Ionizing radiation biomarkers for potential use in epidemiological studies

Pernot, Eileen, Hall, Janet, Baatout, Sarah, Benotmane, Mohammed Abderrafi, Blanchardon, Eric, Bouffler, Simon, El Saghire, Houssein, Gomolka, Maria, Guertler, Anne, Harms-Ringdahl, Mats, Jeggo, Penny and et al, (2012) Ionizing radiation biomarkers for potential use in epidemiological studies. Mutation Research - Reviews, 751 (2). pp. 258-286. ISSN 1383-5742

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Abstract

Ionizing radiation is a known human carcinogen that can induce a variety of biological effects depending on the physical nature, duration, doses and dose-rates of exposure. However, the magnitude of health risks at low doses and dose-rates (below 100 mSv and/or 0.1 mSv min−1) remains controversial due to a lack of direct human evidence. It is anticipated that significant insights will emerge from the integration of epidemiological and biological research, made possible by molecular epidemiology studies incorporating biomarkers and bioassays. A number of these have been used to investigate exposure, effects and susceptibility to ionizing radiation, albeit often at higher doses and dose rates, with each reflecting time-limited cellular or physiological alterations. This review summarises the multidisciplinary work undertaken in the framework of the European project DoReMi (Low Dose Research towards Multidisciplinary Integration) to identify the most appropriate biomarkers for use in population studies. In addition to logistical and ethical considerations for conducting large-scale epidemiological studies, we discuss the relevance of their use for assessing the effects of low dose ionizing radiation exposure at the cellular and physiological level. We also propose a temporal classification of biomarkers that may be relevant for molecular epidemiology studies which need to take into account the time elapsed since exposure. Finally, the integration of biology with epidemiology requires careful planning and enhanced discussions between the epidemiology, biology and dosimetry communities in order to determine the most important questions to be addressed in light of pragmatic considerations including the appropriate population to be investigated (occupationally, environmentally or medically exposed), and study design. The consideration of the logistics of biological sample collection, processing and storing and the choice of biomarker or bioassay, as well as awareness of potential confounding factors, are also essential.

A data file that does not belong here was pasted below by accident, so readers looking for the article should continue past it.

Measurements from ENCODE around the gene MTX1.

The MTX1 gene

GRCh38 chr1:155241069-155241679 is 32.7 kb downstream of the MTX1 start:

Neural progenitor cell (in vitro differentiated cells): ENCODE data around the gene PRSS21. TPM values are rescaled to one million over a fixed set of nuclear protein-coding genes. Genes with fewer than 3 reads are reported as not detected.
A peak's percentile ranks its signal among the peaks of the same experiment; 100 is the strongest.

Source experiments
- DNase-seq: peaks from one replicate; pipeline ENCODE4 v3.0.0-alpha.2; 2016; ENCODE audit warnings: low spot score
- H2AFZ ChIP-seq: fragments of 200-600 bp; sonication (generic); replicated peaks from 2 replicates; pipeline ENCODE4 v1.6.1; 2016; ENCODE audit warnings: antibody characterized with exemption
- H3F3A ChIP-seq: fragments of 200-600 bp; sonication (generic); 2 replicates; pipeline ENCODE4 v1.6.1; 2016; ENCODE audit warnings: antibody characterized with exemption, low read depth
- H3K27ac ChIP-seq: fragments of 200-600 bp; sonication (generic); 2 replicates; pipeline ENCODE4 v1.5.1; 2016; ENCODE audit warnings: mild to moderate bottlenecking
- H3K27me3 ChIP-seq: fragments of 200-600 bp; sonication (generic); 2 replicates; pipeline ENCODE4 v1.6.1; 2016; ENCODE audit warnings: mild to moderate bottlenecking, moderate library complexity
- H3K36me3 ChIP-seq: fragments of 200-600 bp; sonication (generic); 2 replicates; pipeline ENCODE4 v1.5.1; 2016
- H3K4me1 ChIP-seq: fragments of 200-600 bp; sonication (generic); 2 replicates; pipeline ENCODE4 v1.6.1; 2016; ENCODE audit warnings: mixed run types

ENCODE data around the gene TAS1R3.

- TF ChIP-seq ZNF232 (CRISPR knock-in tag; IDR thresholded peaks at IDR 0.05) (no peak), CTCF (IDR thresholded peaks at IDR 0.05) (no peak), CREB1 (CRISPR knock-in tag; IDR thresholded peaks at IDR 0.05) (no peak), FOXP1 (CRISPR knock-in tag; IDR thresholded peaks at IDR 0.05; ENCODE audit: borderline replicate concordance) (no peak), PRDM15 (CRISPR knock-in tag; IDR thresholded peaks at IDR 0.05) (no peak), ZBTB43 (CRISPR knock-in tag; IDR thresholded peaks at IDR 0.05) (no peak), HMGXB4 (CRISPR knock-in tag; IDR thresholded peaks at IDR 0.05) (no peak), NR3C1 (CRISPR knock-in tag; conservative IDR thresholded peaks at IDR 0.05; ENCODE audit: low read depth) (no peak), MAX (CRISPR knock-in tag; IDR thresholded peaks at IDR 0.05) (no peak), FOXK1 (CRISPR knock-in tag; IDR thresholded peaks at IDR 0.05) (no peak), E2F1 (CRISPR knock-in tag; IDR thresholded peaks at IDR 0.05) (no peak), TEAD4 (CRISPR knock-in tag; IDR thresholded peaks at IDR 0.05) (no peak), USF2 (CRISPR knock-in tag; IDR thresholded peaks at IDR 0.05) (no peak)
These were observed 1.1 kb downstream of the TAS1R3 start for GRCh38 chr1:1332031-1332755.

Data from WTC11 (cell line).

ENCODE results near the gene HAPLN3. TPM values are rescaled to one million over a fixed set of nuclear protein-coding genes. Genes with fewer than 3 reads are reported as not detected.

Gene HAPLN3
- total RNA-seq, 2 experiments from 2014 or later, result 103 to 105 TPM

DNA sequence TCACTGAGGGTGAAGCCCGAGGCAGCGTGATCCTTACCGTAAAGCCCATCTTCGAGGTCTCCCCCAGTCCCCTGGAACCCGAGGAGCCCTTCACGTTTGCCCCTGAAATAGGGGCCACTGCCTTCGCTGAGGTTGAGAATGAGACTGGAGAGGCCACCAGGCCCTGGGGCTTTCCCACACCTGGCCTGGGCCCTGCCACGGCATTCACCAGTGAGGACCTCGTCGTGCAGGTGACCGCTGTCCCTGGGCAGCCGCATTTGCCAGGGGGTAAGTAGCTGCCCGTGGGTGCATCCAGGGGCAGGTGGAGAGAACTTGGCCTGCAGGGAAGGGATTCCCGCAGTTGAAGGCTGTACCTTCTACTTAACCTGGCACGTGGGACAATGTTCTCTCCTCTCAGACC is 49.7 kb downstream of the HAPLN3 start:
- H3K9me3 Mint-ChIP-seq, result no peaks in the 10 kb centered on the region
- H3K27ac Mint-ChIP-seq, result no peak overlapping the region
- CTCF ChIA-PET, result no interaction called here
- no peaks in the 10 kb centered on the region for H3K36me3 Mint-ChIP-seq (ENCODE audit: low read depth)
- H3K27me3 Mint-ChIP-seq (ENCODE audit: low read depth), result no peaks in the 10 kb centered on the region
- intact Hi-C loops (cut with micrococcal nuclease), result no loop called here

Item Type: Article
Keywords: Low dose ionizing radiation; Biomarkers; DoReMi; MELODI; Molecular epidemiology
Schools and Departments: Brighton and Sussex Medical School > Clinical and Experimental Medicine
School of Life Sciences > Biochemistry
School of Life Sciences > Biology and Environmental Science
School of Life Sciences > Chemistry
School of Life Sciences > Evolution, Behaviour and Environment
School of Life Sciences > Neuroscience
School of Life Sciences > Sussex Centre for Genome Damage and Stability
Subjects: Q Science
R Medicine
Depositing User: Philippa Erasmus
Date Deposited: 10 Jan 2013 12:36
Last Modified: 31 Oct 2017 14:29
URI: http://sro.sussex.ac.uk/id/eprint/43438

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